The book is, of course, a story of a people whose lives have been completely disrupted because of political problems but it is also about identity and the search for that identity. For Dimas and his friends, their identity, despite the restaurant and their romantic relationships, is bound up with Indonesia, a country they cannot visit. We were in the midst of a search for our identity, shapeless souls searching for a body to inhabit, Dimas says, and later says to his daughter I want to go home, Lintang. To a place that understands my odor, my physique, and my soul. I want to go home. Lintang has another problem. My roots were in a foreign land. I was born in France, a country with a beautiful body and fragrant scent. But, according to my father, my blood came from another country, one far distant from the European land mass, a place that gave the world the scent of cloves and wasted sadness; a land of fecundity, rich with plants of myriad colours, shapes, and faiths, yet one that could crush its own citizens merely because of a difference in opinion. How could she identify with that? The answer, she says was that Coursing through my veins was a kind of blood I did not know, but which was called Indonesia, and which melded with the other kind of blood in me called France.The flow of that foreign blood inside me always seemed to quicken and make my heart beat faster. Lintang does go to Indonesia and does, in her way, find her Indonesian connection. For Dimas it is not so easy.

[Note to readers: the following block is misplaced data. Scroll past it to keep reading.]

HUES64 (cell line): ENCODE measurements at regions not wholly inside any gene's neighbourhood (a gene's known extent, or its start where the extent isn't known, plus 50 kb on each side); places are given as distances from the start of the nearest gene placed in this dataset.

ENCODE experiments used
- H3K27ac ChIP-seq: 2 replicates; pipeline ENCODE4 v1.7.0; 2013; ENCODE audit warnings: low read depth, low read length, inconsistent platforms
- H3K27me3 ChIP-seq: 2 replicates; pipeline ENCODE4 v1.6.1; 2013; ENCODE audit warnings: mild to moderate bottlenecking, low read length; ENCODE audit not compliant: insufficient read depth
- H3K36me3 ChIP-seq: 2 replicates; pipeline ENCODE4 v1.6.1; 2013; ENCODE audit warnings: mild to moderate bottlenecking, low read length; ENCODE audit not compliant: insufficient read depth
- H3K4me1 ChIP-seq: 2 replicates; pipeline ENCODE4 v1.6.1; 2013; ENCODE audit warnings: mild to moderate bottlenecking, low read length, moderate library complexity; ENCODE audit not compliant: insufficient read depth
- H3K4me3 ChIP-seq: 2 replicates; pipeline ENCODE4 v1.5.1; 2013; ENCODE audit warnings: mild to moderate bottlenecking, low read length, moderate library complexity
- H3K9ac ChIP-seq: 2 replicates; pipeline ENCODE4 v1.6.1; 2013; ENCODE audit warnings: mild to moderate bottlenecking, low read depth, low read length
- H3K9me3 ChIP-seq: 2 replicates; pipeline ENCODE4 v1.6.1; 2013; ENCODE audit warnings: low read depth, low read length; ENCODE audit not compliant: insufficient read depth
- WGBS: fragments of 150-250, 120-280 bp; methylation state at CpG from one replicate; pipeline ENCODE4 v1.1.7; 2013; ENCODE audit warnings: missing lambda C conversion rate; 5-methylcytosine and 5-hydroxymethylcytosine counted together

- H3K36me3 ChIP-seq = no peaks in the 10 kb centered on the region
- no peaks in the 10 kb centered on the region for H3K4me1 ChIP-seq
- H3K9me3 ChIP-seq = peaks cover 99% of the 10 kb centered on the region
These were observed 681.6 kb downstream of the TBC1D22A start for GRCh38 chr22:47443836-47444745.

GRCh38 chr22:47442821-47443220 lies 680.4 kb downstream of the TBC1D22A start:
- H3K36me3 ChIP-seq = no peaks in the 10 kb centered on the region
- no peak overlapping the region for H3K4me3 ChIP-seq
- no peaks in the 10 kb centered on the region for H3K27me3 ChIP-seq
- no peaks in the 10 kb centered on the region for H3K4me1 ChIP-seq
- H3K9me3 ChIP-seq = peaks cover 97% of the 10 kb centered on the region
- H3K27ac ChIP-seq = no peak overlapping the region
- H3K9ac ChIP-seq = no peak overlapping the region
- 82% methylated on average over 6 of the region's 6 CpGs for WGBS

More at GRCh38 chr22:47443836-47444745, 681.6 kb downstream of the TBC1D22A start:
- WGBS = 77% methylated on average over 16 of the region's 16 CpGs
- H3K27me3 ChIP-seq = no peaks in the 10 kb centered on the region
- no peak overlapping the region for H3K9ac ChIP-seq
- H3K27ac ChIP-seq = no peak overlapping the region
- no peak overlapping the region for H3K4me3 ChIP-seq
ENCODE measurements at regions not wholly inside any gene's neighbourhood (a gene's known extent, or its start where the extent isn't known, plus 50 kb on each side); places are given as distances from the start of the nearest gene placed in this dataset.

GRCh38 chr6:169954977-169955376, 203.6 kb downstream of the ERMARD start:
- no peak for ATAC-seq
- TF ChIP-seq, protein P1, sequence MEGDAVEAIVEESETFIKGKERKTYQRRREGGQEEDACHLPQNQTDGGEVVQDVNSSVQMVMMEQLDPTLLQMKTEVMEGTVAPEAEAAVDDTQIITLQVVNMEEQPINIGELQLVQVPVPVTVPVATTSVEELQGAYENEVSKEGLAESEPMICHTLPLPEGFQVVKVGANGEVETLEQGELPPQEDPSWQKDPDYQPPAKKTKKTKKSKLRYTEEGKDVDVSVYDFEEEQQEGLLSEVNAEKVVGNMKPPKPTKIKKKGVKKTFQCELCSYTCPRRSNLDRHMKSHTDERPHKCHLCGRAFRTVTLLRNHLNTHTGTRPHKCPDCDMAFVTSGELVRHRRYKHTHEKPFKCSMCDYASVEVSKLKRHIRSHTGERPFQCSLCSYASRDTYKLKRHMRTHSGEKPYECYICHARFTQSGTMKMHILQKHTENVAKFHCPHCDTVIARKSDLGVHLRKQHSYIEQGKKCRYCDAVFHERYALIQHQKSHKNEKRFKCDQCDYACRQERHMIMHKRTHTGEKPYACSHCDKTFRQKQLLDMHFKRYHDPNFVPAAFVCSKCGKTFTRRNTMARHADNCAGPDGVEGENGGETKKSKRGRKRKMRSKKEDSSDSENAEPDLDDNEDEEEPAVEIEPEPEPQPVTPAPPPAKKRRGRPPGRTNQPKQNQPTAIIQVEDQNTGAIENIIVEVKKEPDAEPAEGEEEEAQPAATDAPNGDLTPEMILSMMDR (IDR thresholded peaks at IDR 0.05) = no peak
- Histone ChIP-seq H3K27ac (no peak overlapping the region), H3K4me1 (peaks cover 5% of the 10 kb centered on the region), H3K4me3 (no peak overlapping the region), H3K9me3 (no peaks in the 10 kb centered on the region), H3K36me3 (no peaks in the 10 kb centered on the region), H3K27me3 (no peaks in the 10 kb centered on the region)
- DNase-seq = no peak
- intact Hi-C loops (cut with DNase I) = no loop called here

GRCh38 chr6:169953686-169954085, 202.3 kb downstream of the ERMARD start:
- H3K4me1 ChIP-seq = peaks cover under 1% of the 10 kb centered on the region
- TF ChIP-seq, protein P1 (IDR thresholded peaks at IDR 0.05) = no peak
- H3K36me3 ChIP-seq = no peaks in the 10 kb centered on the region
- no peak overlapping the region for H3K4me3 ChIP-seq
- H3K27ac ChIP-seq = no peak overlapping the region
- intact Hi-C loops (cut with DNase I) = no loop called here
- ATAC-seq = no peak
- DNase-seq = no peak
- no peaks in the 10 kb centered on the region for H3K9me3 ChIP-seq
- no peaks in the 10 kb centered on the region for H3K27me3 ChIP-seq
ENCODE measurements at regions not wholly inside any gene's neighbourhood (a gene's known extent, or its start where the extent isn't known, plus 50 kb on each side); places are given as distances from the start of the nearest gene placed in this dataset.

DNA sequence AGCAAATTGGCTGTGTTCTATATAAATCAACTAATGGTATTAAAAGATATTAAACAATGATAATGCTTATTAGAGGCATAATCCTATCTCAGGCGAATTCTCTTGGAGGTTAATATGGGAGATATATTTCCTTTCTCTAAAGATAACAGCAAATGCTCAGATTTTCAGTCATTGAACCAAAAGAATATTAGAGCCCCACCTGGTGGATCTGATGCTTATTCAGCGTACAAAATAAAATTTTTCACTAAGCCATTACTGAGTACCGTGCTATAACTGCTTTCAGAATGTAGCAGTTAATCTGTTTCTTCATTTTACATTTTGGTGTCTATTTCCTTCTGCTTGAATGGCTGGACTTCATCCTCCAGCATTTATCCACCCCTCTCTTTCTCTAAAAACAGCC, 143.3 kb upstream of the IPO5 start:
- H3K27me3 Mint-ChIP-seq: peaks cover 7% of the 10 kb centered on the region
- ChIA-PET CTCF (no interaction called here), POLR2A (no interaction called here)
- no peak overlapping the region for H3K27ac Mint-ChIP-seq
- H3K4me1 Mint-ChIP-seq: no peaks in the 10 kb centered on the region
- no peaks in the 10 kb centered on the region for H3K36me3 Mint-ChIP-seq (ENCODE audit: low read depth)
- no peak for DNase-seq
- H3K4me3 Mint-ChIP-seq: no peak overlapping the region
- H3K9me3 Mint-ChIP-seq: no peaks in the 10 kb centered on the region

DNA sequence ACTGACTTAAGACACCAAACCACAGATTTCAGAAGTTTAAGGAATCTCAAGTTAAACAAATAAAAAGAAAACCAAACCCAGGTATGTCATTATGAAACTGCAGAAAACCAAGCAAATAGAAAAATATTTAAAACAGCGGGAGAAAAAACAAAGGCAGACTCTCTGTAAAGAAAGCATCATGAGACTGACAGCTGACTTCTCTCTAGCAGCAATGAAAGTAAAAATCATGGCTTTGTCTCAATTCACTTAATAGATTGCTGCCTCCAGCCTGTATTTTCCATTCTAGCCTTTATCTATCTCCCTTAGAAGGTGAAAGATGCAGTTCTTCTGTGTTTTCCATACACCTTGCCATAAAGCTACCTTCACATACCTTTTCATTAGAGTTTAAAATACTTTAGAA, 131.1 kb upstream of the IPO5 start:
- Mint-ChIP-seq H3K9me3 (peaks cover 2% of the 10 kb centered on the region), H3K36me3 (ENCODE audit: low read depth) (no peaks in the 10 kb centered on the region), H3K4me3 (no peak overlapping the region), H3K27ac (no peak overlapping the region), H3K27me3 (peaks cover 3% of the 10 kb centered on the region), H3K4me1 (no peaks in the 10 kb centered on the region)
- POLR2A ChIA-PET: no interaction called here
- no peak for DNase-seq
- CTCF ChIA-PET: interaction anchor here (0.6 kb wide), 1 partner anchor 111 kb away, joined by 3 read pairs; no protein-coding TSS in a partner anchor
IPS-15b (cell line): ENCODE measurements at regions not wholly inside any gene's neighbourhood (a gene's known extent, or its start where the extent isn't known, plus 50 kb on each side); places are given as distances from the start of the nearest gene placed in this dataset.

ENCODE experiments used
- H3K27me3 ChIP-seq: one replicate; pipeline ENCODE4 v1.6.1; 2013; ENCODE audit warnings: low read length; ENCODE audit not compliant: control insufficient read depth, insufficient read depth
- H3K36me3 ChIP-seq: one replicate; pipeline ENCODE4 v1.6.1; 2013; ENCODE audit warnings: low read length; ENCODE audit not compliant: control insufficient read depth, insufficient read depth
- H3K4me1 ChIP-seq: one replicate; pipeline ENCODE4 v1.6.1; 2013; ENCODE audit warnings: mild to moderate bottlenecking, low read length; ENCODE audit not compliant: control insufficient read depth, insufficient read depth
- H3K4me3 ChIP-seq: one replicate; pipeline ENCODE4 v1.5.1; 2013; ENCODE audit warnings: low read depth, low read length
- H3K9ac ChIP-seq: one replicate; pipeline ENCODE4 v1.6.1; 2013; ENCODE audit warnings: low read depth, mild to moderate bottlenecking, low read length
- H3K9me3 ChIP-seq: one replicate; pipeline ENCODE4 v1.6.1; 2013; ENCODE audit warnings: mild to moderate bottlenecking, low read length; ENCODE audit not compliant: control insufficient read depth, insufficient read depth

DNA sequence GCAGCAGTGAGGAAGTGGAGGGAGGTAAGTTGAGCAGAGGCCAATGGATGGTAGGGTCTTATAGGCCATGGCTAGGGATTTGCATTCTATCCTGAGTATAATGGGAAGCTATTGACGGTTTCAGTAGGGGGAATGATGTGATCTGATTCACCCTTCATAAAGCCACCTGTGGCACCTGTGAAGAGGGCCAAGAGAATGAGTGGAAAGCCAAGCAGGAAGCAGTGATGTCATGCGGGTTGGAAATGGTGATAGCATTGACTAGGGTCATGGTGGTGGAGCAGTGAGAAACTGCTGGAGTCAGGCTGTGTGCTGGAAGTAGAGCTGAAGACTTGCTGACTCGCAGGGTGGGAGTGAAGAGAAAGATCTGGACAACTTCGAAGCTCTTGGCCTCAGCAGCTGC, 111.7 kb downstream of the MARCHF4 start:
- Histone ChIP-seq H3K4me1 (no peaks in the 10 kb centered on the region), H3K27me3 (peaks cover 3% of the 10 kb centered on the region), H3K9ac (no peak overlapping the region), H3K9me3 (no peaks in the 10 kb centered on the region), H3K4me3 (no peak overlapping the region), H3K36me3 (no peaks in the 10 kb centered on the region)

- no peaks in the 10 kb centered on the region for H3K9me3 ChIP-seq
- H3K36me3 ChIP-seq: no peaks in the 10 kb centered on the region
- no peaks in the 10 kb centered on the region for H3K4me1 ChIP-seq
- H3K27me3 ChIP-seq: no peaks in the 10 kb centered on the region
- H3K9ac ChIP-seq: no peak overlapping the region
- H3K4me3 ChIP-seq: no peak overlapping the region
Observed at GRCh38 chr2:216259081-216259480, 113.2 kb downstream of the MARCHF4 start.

This is an excellent novel. Writing a book with several different, albeit related, points of views, has its own problems but Chudori pulls it off, not least because her main characters all have that key ingredient in common, namely Indonesia and their vision of what Indonesia should be. But she also tells a first-class story and, even if Indonesia is remote and unknown to us, we find ourselves sharing its troubles and very much taking the sides that Chudori wants us to take. This is her first novel and it is to be hoped that she writes more.

Publishing history

First published in 2012 by Kepustakaan Populer Gramedia
First English publication by Deep Vellum in 2015
Translated by John H McGlynn